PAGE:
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Vaccines are not enough to stop the spread of new variants: Study

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Vaccines alone can’t stop new coronavirus strains, researchers say, adding that face masks and social distancing are also essential, according to a study Published Friday in Nature Scientific Reports.

Vaccination alone will not stop the spread of new variants and may even accelerate the evolution of strains that evade their protection, according to a study by researchers published on Friday.

They stated that people should wear masks and take other precautions to prevent spread until nearly everyone in a population has been vaccinated.

Their findings, published in Nature Scientific Reports, back up the US Centers for Disease Control and Prevention’s unpopular recommendation that even fully vaccinated people begin wearing masks again in areas of sustained or high transmission.

“We found that a fast rate of vaccination decreases the probability of emergence of a resistant strain,” the team wrote.

“Counterintuitively, when a relaxation of non-pharmaceutical interventions happened at a time when most individuals of the population have already been vaccinated, the probability of emergence of a resistant strain was greatly increased,” they added.

“Our results suggest that policymakers and individuals should consider maintaining non-pharmaceutical interventions and transmission-reducing behaviors throughout the entire vaccination period.”

“When most people are vaccinated, the vaccine-resistant strain has an advantage over the original strain,” Simon Rella of the Institute of Science and Technology Austria, who worked on the study, told reporters.

“This means the vaccine resistant strain spreads through the population faster at a time when most people are vaccinated.”

However, if non-pharmaceutical interventions such as mask use and social distancing are maintained, the virus is less likely to spread and change.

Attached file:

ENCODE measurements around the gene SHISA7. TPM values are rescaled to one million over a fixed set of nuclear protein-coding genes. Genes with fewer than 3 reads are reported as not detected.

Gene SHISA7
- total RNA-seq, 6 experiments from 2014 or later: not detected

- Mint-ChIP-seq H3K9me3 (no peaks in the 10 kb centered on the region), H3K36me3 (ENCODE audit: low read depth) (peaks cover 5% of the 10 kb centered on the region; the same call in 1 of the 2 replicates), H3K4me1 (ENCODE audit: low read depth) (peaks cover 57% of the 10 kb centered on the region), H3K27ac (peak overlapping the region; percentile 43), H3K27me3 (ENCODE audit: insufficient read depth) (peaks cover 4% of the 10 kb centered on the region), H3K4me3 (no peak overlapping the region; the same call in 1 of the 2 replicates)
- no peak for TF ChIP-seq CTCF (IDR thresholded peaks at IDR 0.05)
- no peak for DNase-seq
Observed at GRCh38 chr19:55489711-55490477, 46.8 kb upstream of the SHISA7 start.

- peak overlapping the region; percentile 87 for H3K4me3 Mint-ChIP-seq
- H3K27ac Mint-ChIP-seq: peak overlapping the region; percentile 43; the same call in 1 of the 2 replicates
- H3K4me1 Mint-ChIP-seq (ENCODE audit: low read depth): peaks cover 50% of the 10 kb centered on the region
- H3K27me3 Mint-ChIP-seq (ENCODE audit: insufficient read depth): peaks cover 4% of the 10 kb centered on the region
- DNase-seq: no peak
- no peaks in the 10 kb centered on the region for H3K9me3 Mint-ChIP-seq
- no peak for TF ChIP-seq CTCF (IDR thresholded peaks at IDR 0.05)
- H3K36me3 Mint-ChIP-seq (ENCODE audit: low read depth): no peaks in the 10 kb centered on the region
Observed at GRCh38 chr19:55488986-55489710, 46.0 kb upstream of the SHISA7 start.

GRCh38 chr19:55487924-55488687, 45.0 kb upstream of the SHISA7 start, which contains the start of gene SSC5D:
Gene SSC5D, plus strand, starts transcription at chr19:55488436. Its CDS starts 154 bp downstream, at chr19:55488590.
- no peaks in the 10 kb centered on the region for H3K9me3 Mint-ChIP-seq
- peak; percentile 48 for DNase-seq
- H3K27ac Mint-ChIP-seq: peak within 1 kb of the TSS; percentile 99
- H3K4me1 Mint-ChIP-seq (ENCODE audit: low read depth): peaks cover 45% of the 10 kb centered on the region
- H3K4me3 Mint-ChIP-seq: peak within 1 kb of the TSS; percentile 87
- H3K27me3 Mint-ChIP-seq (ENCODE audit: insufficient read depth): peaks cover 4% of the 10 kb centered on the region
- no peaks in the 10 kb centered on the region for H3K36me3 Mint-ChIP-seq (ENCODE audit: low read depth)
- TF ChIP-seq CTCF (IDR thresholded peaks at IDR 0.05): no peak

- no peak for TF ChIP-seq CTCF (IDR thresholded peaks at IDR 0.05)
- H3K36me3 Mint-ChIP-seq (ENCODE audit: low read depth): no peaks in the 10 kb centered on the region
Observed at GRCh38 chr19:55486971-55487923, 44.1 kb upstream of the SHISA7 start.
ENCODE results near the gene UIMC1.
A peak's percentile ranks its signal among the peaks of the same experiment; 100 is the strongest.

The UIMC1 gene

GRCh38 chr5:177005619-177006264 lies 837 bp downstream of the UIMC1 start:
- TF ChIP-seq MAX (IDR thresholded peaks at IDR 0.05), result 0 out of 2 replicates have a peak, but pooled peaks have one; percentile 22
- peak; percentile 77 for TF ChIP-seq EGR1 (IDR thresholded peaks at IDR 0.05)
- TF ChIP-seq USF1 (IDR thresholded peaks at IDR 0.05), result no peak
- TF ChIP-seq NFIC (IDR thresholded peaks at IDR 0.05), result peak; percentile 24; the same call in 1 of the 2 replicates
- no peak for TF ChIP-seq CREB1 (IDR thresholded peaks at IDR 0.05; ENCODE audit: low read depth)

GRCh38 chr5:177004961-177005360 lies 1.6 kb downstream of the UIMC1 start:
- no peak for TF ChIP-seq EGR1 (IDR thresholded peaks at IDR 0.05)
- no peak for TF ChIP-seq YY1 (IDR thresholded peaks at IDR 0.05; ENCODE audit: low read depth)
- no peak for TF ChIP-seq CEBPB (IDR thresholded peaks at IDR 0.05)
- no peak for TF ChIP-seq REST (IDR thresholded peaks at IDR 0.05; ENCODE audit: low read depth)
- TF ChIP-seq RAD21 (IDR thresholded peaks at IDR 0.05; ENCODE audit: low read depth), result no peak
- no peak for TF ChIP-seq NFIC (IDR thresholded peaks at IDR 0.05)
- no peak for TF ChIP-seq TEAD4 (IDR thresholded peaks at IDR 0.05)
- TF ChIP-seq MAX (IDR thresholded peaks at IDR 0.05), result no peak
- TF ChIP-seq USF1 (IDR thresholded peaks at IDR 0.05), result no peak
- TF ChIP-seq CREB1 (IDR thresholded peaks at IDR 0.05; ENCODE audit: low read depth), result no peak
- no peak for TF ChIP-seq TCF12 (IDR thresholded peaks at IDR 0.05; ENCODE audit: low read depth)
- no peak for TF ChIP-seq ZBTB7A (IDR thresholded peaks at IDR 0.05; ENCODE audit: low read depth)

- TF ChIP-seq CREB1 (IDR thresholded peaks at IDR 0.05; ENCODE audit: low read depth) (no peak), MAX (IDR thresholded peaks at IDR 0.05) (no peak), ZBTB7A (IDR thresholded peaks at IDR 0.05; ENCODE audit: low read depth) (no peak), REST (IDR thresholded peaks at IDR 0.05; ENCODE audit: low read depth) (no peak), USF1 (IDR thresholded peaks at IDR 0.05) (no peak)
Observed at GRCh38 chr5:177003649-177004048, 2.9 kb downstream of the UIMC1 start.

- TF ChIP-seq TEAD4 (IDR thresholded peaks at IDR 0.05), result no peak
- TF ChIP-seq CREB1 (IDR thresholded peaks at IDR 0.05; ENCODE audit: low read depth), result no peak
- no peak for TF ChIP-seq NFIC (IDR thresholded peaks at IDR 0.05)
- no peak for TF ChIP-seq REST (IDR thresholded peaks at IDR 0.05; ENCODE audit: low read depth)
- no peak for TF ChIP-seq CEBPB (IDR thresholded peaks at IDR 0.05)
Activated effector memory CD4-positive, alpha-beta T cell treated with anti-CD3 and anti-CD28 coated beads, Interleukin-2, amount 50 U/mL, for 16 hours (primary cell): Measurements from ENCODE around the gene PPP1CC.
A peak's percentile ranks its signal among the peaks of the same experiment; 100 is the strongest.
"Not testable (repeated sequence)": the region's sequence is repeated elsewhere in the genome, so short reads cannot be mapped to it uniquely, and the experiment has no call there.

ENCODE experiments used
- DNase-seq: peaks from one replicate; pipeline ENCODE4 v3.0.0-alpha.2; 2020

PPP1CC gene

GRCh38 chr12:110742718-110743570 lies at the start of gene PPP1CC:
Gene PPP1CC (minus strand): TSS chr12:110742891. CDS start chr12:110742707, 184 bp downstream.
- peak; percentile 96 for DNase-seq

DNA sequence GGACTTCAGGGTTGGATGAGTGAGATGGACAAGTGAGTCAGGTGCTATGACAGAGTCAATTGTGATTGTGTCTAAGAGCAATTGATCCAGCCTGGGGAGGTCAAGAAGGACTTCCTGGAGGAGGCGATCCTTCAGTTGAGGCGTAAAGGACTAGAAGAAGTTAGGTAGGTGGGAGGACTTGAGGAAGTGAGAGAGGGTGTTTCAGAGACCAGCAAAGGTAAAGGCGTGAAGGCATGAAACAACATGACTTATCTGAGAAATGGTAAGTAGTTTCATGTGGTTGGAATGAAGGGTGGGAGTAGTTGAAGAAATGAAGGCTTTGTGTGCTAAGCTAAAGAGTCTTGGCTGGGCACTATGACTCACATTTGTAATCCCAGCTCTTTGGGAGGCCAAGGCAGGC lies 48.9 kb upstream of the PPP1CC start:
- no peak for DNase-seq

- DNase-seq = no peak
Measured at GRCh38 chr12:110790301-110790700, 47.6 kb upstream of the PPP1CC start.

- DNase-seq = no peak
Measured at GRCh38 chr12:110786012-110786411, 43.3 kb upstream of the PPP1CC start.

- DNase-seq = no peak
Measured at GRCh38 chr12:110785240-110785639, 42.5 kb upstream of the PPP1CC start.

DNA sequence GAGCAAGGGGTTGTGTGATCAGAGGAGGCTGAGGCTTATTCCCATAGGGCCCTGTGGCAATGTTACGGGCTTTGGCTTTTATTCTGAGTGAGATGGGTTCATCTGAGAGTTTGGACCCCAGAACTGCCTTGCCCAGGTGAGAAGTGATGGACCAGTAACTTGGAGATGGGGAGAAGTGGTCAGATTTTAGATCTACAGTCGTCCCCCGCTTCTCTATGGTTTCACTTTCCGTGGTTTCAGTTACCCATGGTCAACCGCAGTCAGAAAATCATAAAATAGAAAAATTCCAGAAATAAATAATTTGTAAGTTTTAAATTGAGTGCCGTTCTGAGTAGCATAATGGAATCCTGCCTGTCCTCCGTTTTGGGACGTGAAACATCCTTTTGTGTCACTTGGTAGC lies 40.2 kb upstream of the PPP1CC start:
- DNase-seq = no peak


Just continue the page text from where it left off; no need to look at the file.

The team used a mathematical model to predict these changes, but their findings are consistent with what is known about virus epidemiology and selective pressure — the force that drives any organism to evolve.

This is especially true for a more transmissible variant like the Delta variant, according to Fyodor Kondrashov of the Institute of Science and Technology Austria.

“Generally, the more people are infected, the more the chances for vaccine resistance to emerge. So the more Delta is infectious, the more reason for concern,” Kondrashov told reporters.

“By having a situation where you vaccinate everybody, a vaccine-resistant mutant actually gains a selective advantage.”

The US Centers for Disease Control and Prevention (CDC) updated its mask-use recommendations on Tuesday. Earlier this year, the CDC stated that fully vaccinated people are very safe from infection and can remove their masks in most situations.

It is now stated that even fully vaccinated people can catch the virus on occasion, and that if they catch the Delta variant, they are just as likely to infect someone else as an unvaccinated person would be. It advised everyone in areas where virus transmission is high or sustained to wear masks when around others.

While the CDC was not considering the evolution of variants, Kondrashov suggested that those who are skeptical of maintaining vigilance should be.

“By preventing spread of vaccine resistant strains, you are preventing evolution of this virus,” he added.

“We have two tools in our toolbox to do this. One is non pharmaceutical interventions such as mask wearing and the whole shebang, and the second is vaccines. From an evolutionary perspective, what is necessary to reduce this (spread) is to vaccinate as many people as possible as fast as possible and across the globe.”

About the author

Brendan Byrne

While studying economics, Brendan found himself comfortably falling down the rabbit hole of restaurant work, ultimately opening a consulting business and working as a private wine buyer. On a whim, he moved to China, and in his first week following a triumphant pub quiz victory, he found himself bleeding on the floor based on his arrogance. The same man who put him there offered him a job lecturing for the University of Wales in various sister universities throughout the Middle Kingdom. While primarily lecturing in descriptive and comparative statistics, Brendan simultaneously earned an Msc in Banking and International Finance from the University of Wales-Bangor. He's presently doing something he hates, respecting French people. Well, two, his wife and her mother in the lovely town of Antigua, Guatemala.




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